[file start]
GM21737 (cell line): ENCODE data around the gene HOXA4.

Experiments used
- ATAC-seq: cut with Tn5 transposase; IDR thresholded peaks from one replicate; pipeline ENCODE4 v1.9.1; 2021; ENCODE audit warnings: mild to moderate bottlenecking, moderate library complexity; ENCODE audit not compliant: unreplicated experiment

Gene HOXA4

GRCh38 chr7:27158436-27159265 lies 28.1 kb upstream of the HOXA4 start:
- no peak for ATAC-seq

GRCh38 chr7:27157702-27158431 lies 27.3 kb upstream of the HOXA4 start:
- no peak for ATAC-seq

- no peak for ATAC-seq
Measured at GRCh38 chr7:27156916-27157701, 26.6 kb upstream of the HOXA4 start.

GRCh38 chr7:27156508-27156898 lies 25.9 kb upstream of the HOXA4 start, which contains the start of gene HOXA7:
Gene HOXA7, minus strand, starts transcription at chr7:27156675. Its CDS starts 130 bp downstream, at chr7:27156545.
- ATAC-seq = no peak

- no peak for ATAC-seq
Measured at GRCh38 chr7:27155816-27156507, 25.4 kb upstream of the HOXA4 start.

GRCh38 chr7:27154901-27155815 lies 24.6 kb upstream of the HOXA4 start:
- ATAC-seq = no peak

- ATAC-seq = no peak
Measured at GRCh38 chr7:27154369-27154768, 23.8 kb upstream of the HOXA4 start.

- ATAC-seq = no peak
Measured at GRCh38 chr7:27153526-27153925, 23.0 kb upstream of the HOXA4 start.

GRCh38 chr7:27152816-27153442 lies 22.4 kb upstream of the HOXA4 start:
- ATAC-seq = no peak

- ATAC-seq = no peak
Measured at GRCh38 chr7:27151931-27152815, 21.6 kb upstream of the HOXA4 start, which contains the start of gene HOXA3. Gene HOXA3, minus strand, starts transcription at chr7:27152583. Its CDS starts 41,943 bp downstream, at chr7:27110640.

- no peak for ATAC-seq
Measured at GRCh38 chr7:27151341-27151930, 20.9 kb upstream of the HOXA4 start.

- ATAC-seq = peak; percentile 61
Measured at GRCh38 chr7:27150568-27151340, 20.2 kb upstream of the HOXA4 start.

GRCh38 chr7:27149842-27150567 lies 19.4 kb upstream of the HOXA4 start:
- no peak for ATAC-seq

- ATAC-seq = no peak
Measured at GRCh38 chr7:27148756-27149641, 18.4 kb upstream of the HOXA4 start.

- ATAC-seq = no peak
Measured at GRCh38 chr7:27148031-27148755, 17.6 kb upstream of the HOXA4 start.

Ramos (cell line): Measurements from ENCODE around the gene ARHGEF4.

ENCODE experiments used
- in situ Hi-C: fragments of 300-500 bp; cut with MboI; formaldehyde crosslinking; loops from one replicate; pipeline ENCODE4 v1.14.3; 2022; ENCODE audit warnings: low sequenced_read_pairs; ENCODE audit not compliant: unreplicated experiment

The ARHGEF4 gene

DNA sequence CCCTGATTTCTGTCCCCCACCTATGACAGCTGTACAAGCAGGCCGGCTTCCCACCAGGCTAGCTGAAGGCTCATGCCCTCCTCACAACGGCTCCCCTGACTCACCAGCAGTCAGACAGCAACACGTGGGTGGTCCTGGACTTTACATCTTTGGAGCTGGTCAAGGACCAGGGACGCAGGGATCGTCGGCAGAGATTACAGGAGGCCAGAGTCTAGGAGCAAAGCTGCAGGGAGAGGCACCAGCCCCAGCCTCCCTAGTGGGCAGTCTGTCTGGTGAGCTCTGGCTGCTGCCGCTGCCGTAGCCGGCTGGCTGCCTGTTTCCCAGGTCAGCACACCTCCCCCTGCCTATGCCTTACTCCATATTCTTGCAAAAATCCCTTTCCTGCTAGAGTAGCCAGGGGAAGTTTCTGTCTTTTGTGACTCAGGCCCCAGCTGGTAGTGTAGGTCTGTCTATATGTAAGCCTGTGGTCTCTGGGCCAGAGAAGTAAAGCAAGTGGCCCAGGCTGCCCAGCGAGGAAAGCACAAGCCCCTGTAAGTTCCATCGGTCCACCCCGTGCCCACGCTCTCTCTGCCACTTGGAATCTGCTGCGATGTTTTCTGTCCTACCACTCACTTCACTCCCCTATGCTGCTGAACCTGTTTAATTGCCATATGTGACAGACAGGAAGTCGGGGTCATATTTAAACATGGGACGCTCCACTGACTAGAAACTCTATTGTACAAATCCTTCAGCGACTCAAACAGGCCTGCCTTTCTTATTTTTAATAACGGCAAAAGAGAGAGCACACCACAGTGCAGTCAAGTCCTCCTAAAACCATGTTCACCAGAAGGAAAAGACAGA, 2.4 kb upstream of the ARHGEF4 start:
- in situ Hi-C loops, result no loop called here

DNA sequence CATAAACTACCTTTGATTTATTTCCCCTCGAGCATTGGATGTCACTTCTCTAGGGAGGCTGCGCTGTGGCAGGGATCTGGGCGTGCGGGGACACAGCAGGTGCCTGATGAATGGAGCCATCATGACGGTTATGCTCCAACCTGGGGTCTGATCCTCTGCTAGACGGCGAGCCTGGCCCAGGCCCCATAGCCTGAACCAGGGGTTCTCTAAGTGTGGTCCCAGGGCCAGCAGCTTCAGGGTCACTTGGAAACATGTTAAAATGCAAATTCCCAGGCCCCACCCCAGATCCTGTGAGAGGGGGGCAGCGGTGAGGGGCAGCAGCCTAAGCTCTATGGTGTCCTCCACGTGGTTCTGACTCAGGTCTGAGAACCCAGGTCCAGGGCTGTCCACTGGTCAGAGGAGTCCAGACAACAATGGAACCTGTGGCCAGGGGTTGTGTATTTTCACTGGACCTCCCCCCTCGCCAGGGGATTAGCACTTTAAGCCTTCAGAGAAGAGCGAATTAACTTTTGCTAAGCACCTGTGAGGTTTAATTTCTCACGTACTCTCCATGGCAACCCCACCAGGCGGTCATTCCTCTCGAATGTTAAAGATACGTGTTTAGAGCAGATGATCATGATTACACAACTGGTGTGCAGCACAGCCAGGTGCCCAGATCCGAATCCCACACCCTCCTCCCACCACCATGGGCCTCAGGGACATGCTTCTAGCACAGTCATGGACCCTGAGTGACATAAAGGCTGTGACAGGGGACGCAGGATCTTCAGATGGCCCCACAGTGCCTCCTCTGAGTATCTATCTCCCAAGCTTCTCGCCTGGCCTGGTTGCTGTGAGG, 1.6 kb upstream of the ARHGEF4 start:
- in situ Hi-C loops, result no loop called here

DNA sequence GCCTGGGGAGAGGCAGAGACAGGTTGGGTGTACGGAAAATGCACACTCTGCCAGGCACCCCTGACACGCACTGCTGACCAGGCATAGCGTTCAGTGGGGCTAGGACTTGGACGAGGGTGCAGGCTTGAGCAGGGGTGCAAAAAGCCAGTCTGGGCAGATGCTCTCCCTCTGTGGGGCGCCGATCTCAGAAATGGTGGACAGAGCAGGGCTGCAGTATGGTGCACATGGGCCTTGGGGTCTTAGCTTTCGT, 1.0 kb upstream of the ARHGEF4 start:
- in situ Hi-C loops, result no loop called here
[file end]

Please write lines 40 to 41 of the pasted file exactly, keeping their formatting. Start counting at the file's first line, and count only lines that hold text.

DNA sequence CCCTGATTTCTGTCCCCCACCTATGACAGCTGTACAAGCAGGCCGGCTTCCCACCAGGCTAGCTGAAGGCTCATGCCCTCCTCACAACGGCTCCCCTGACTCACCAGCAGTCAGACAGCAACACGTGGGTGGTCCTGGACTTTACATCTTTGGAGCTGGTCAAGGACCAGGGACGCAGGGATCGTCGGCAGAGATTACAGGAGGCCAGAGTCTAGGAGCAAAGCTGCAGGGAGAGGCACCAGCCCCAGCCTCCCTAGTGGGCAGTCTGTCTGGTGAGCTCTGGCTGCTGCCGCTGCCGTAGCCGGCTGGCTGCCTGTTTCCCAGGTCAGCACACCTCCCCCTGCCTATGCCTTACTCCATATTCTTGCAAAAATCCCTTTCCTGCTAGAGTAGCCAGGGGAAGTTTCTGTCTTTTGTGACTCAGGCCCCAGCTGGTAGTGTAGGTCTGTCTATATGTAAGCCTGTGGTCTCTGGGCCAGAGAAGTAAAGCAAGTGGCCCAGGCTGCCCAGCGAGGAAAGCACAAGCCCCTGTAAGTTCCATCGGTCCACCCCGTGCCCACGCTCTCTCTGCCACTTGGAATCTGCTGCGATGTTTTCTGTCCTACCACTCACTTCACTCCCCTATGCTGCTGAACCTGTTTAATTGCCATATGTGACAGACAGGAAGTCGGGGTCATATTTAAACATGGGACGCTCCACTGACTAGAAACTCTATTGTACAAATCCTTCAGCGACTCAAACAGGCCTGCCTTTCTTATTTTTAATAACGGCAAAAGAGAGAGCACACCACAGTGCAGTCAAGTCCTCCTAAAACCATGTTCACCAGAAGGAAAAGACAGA, 2.4 kb upstream of the ARHGEF4 start:
- in situ Hi-C loops, result no loop called here